The Phoenix Flyer

$15 an hour minimum wage: Both the Biden administration and FL lawmakers push for the increase

By: - March 2, 2022 2:28 pm

Cash. Credit: Svetl. Royalty-free Collection: iStock / Getty Images Plus.

With President Joe Biden’s State of the Union address calling for an overall increase in the federal minimum wage to $15 an hour, budget negotiations in the Florida Legislature opened this week with a move to increase that minimum wage.

So far, and in a least certain categories, the Florida House has agreed to an initiative by Florida Senate President Wilton Simpson, who has pushed the $15 an hour for state workers.

That would include raises for employees in health and human services jobs, such as nursing homes, Medicaid providers, disability centers and other health-related venues.

The negotiations come as the 2022 legislative session is winding down and lawmakers must finalize Florida’s state budget within the next week. It’s clear that the overall state budget will be more than $100-billion.

But a sticking point in the state budget has been over the $15 an hour wage, compared to a state House proposal to increase salaries by 5.38 percent for the overall state workforce to address rising inflation.

State Rep. Bryan Avila announced that the Florida House agreed to the Senate’s proposal to increase the minimum wage to $15 an hour for state workers. Credit: Screenshot/Florida Channel

As members of the House met to discuss the health and human services budget, Health Care Appropriations chair Bryan Avila said Tuesday that the House has agreed to the Senate’s offer on the minimum wage increases related to health programs. Avila, a Republican representing part of Miami-Dade County, didn’t offer any specific details during the meeting.

“The House agrees to the Senate position on minimum wage increases to $15 an hour,” Avila said at a budget conference on health-related categories.

Florida’s minimum wage is required by law to increase in increments to $15 an hour by 2026, part of a ballot initiative that Florida voters approved in 2020. But Senate President Simpson decided to move more quickly to get state workers to that $15 wage.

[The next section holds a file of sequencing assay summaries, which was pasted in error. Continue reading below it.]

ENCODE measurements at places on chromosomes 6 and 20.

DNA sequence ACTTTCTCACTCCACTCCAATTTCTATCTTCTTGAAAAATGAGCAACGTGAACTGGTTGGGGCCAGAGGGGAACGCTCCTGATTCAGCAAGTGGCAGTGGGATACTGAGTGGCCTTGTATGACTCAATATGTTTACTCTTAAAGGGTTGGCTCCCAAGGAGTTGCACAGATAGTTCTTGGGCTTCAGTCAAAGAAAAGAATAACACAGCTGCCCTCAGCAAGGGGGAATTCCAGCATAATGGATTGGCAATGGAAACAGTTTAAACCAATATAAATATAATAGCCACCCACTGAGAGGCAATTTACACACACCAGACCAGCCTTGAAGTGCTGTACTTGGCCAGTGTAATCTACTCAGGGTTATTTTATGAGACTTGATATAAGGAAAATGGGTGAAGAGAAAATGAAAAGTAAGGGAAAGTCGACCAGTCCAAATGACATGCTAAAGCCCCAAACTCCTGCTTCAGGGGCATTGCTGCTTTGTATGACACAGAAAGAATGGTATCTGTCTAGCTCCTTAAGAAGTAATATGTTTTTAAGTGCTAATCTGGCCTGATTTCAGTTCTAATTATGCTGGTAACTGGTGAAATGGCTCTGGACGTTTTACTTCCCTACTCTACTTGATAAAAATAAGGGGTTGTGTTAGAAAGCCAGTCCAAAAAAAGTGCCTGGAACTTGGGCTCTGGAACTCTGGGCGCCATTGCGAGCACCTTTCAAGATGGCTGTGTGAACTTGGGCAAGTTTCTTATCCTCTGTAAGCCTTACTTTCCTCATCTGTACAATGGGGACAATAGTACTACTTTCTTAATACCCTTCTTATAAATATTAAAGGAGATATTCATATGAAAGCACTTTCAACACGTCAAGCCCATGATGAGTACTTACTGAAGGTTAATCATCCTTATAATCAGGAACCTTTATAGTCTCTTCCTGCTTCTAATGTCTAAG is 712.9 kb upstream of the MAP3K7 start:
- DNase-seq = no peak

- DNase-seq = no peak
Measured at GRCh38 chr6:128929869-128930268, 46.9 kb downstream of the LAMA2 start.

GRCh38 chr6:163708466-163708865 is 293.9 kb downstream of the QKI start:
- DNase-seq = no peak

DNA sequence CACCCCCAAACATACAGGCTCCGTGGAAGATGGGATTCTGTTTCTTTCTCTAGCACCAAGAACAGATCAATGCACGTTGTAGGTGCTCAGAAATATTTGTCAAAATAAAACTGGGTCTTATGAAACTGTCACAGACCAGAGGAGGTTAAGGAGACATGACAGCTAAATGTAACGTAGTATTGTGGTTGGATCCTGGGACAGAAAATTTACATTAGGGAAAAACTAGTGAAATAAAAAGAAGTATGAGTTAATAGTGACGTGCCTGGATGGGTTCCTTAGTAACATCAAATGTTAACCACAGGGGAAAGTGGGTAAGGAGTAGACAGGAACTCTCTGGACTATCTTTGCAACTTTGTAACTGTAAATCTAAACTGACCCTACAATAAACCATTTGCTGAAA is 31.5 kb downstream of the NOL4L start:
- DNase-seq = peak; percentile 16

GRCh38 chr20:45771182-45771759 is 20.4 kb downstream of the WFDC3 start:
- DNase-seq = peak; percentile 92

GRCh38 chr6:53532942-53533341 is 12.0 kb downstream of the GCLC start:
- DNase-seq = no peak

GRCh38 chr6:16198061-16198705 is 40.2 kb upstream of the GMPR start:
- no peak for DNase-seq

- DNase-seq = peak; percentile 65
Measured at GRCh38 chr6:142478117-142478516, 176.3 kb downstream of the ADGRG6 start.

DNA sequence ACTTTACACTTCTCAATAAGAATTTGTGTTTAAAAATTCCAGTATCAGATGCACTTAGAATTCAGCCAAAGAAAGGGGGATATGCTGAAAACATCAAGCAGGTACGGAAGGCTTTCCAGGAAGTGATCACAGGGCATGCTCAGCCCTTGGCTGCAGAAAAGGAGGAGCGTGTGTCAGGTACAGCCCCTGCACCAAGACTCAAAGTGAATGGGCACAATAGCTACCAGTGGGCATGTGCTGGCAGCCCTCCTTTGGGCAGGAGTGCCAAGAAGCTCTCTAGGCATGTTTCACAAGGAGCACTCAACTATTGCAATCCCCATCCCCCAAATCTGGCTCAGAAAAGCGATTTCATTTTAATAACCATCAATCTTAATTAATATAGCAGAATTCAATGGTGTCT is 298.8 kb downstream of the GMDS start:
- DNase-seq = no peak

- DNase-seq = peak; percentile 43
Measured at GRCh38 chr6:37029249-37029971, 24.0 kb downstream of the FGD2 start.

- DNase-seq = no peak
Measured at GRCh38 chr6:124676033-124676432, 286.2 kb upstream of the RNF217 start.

During Biden’s address Tuesday evening, he said, “raise the minimum wage to $15 an hour and extend the child tax credit, so no one has to raise a family in poverty.”

State Rep. Allison Tant, a Democrat, told the Florida Phoenix in a phone interview Wednesday that the $15 proposal would boost pay for health care workers, such as caregivers who serve the elderly and people with disabilities.

“And my biggest concern before was I wanted, especially those in the caregiving field, to be paid $15 an hour because I have a child with disabilities, and I know how hard families are struggling to get caregivers to work because they can’t compete with the $15 an hourly wage out there in the real world,” said Tant, a Democrat representing part of Leon County, in the state capital.

“This is a big bonus for helping families, people who are hiring caregivers at home, senior citizens who need to have caregivers.”

Meanwhile, Simpson said earlier in February that the next state budget should reward school personnel, health care workers, and caregivers “who serve Floridians who are sick, elderly or have a disability, and those work with at-risk children in our criminal justice system.”

For instance, the Senate’s spending plan includes $15 an hour for Voluntary Pre-Kindergarten instructional personnel, employees at nursing homes and workers at “local certified rape crisis centers.”

It’s not clear if the 5.38 percent initiative will still be in the budget.

Every year, lawmakers must craft a state budget for Floridians that includes education, environment, transportation and infrastructure and myriad other investments.

The House and Senate work together to come up with a final spending plan before the legislative sessions ends in mid-March. The final budget goes to Gov. Ron DeSantis, who can veto aspects of the budget.

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Issac Morgan
Issac Morgan

Issac Morgan is a 2009 graduate of Florida A&M University's School of Journalism, and a proud native of Tallahassee. He has covered city council and community events at the Gadsden County Times, worked as a sports news assistant at the Tallahassee Democrat, a communications specialist for the Florida Department of Agriculture and Consumer Services, and as a proofreader at the Florida Law Weekly.